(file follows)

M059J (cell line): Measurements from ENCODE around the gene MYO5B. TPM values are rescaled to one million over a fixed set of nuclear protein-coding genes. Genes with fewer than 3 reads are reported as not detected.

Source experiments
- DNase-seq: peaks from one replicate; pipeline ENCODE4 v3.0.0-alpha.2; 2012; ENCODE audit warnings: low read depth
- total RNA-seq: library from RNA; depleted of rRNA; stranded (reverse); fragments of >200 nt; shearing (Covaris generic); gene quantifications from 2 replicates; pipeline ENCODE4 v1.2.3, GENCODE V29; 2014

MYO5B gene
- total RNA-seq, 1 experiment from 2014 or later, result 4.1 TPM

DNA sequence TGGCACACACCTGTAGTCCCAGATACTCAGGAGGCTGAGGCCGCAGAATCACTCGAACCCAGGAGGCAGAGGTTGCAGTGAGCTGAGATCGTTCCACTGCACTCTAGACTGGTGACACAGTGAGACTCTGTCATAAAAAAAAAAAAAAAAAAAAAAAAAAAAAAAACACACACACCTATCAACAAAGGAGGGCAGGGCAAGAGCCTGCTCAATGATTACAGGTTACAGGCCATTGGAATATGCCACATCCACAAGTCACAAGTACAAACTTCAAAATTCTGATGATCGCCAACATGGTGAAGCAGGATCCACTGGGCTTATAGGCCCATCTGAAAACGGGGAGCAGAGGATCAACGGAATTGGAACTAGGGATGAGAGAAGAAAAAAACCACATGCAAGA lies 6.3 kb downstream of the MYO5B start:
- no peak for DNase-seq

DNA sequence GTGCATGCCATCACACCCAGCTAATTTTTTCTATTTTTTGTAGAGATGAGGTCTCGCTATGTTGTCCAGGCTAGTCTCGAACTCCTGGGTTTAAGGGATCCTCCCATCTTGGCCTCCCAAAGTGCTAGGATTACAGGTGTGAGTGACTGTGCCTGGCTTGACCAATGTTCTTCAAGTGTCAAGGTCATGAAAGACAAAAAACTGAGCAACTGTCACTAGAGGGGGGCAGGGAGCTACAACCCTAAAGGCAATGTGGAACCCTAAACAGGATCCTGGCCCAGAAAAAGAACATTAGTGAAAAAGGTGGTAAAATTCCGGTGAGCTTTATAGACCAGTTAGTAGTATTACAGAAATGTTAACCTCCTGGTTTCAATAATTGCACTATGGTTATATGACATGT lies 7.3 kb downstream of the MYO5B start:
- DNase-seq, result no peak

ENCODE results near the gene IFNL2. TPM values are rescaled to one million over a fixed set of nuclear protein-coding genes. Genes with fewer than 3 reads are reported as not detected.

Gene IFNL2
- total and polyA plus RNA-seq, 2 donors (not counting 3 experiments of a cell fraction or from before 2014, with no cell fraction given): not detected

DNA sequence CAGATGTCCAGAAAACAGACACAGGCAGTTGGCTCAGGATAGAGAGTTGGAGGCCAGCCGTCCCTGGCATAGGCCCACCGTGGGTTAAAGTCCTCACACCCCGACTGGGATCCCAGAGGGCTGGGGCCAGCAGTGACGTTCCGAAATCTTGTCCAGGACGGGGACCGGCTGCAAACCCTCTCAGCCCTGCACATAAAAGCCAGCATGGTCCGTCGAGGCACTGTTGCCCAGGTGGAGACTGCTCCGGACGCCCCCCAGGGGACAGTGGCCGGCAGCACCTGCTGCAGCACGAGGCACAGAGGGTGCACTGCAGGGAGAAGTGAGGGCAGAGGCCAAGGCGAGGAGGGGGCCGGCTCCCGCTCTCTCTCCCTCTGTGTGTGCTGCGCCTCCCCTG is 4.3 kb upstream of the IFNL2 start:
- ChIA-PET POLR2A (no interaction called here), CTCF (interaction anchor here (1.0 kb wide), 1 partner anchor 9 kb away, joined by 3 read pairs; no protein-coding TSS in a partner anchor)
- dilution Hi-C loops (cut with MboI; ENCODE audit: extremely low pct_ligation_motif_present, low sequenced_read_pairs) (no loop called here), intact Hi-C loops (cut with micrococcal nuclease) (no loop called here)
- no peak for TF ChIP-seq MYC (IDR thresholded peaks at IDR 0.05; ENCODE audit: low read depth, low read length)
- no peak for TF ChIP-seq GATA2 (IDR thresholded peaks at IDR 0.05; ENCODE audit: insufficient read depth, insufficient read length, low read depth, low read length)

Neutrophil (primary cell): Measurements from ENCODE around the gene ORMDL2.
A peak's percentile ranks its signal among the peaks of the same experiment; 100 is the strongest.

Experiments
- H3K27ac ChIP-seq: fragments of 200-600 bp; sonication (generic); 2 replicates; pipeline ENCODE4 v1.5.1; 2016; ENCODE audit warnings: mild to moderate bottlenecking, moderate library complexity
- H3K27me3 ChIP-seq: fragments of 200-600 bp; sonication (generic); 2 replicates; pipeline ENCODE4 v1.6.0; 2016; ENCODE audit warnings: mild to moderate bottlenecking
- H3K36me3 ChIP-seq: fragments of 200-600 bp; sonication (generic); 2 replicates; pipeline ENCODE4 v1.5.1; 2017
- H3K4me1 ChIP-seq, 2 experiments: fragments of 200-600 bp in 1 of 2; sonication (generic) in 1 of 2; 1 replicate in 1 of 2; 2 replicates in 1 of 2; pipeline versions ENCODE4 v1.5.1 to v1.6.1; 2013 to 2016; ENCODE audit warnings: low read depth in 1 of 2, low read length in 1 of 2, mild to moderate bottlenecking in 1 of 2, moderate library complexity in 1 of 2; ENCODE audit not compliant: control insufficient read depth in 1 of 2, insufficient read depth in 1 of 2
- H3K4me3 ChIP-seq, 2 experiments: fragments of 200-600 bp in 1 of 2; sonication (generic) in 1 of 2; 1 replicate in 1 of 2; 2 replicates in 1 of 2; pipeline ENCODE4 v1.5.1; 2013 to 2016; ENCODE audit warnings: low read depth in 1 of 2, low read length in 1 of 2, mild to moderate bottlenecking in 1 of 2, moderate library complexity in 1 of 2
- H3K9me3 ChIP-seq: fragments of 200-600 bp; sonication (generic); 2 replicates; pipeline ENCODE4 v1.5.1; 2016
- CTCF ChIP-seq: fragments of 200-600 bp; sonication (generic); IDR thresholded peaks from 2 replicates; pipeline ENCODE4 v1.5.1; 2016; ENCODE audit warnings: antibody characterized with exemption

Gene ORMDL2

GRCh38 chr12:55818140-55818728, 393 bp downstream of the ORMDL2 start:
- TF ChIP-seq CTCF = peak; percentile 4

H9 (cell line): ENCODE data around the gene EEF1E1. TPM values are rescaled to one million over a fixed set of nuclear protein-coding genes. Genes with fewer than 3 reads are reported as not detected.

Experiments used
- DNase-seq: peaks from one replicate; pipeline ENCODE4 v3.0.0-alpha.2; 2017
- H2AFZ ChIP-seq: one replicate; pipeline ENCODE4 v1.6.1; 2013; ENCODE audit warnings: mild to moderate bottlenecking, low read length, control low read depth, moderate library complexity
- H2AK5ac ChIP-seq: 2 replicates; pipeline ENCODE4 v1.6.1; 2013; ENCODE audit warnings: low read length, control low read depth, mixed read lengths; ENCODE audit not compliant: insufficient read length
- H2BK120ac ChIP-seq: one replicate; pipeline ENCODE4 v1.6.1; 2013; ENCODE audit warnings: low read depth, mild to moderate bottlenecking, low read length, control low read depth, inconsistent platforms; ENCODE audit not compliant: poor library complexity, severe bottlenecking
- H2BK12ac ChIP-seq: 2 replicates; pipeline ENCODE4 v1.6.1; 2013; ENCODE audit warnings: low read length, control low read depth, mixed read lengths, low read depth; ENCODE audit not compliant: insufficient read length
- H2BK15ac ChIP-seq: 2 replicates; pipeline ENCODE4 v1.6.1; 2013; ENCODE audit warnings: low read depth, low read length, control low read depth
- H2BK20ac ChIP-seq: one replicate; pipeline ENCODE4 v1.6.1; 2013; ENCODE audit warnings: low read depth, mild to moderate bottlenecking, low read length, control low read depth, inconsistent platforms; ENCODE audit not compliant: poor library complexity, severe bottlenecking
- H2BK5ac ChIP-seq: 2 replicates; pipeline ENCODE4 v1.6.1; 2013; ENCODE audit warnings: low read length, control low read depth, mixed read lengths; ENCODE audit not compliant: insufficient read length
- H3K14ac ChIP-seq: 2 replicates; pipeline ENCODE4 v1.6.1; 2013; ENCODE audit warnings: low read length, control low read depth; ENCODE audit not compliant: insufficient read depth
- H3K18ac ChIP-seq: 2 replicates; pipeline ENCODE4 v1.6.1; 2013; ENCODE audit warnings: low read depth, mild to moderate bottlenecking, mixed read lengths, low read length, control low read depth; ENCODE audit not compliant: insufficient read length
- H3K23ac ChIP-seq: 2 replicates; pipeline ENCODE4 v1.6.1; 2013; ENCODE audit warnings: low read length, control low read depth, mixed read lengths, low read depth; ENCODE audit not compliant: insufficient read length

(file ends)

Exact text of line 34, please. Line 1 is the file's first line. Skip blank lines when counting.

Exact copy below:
- DNase-seq: peaks from one replicate; pipeline ENCODE4 v3.0.0-alpha.2; 2017